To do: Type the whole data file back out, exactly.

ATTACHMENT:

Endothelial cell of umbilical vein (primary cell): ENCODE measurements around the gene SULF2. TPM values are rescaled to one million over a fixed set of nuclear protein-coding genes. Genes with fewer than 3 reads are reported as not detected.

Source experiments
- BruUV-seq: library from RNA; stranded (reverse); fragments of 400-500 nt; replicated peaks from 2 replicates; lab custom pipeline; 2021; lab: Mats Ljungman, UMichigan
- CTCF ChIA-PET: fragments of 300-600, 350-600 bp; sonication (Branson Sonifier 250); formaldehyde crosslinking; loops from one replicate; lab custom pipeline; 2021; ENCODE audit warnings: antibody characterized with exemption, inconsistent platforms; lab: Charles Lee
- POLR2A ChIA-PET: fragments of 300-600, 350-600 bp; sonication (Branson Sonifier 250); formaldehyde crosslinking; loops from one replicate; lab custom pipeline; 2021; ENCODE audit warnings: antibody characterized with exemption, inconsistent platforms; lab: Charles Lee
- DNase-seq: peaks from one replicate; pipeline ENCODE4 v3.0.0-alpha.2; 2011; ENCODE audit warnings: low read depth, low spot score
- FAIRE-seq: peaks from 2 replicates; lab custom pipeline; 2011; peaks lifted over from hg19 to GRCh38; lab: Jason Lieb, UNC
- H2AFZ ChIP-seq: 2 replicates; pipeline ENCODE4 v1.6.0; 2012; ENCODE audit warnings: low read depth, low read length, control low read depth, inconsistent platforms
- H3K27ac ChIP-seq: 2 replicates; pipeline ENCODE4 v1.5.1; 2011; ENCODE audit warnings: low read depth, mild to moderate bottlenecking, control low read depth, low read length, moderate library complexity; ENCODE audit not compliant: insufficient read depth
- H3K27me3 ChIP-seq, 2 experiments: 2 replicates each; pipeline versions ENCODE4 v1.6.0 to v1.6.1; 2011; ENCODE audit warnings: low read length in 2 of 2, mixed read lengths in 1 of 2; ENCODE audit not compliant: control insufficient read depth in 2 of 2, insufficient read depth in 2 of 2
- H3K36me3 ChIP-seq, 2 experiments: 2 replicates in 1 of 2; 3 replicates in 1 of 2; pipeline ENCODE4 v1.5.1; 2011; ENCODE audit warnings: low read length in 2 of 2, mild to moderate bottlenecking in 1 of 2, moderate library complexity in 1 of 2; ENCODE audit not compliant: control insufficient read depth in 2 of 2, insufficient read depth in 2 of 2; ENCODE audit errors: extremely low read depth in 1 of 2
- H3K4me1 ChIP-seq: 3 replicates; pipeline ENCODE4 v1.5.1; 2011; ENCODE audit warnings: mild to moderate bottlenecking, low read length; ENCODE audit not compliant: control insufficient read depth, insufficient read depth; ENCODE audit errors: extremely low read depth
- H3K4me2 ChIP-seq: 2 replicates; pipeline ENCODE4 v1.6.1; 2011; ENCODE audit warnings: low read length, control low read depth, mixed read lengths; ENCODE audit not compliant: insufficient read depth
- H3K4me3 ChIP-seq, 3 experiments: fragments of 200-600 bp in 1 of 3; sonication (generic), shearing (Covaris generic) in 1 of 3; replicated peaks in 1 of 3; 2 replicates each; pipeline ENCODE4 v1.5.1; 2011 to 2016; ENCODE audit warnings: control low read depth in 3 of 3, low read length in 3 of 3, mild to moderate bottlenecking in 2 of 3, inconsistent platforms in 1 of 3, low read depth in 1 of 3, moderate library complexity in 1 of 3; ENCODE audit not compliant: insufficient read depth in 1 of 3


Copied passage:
Endothelial cell of umbilical vein (primary cell): ENCODE measurements around the gene SULF2. TPM values are rescaled to one million over a fixed set of nuclear protein-coding genes. Genes with fewer than 3 reads are reported as not detected.

Source experiments
- BruUV-seq: library from RNA; stranded (reverse); fragments of 400-500 nt; replicated peaks from 2 replicates; lab custom pipeline; 2021; lab: Mats Ljungman, UMichigan
- CTCF ChIA-PET: fragments of 300-600, 350-600 bp; sonication (Branson Sonifier 250); formaldehyde crosslinking; loops from one replicate; lab custom pipeline; 2021; ENCODE audit warnings: antibody characterized with exemption, inconsistent platforms; lab: Charles Lee
- POLR2A ChIA-PET: fragments of 300-600, 350-600 bp; sonication (Branson Sonifier 250); formaldehyde crosslinking; loops from one replicate; lab custom pipeline; 2021; ENCODE audit warnings: antibody characterized with exemption, inconsistent platforms; lab: Charles Lee
- DNase-seq: peaks from one replicate; pipeline ENCODE4 v3.0.0-alpha.2; 2011; ENCODE audit warnings: low read depth, low spot score
- FAIRE-seq: peaks from 2 replicates; lab custom pipeline; 2011; peaks lifted over from hg19 to GRCh38; lab: Jason Lieb, UNC
- H2AFZ ChIP-seq: 2 replicates; pipeline ENCODE4 v1.6.0; 2012; ENCODE audit warnings: low read depth, low read length, control low read depth, inconsistent platforms
- H3K27ac ChIP-seq: 2 replicates; pipeline ENCODE4 v1.5.1; 2011; ENCODE audit warnings: low read depth, mild to moderate bottlenecking, control low read depth, low read length, moderate library complexity; ENCODE audit not compliant: insufficient read depth
- H3K27me3 ChIP-seq, 2 experiments: 2 replicates each; pipeline versions ENCODE4 v1.6.0 to v1.6.1; 2011; ENCODE audit warnings: low read length in 2 of 2, mixed read lengths in 1 of 2; ENCODE audit not compliant: control insufficient read depth in 2 of 2, insufficient read depth in 2 of 2
- H3K36me3 ChIP-seq, 2 experiments: 2 replicates in 1 of 2; 3 replicates in 1 of 2; pipeline ENCODE4 v1.5.1; 2011; ENCODE audit warnings: low read length in 2 of 2, mild to moderate bottlenecking in 1 of 2, moderate library complexity in 1 of 2; ENCODE audit not compliant: control insufficient read depth in 2 of 2, insufficient read depth in 2 of 2; ENCODE audit errors: extremely low read depth in 1 of 2
- H3K4me1 ChIP-seq: 3 replicates; pipeline ENCODE4 v1.5.1; 2011; ENCODE audit warnings: mild to moderate bottlenecking, low read length; ENCODE audit not compliant: control insufficient read depth, insufficient read depth; ENCODE audit errors: extremely low read depth
- H3K4me2 ChIP-seq: 2 replicates; pipeline ENCODE4 v1.6.1; 2011; ENCODE audit warnings: low read length, control low read depth, mixed read lengths; ENCODE audit not compliant: insufficient read depth
- H3K4me3 ChIP-seq, 3 experiments: fragments of 200-600 bp in 1 of 3; sonication (generic), shearing (Covaris generic) in 1 of 3; replicated peaks in 1 of 3; 2 replicates each; pipeline ENCODE4 v1.5.1; 2011 to 2016; ENCODE audit warnings: control low read depth in 3 of 3, low read length in 3 of 3, mild to moderate bottlenecking in 2 of 3, inconsistent platforms in 1 of 3, low read depth in 1 of 3, moderate library complexity in 1 of 3; ENCODE audit not compliant: insufficient read depth in 1 of 3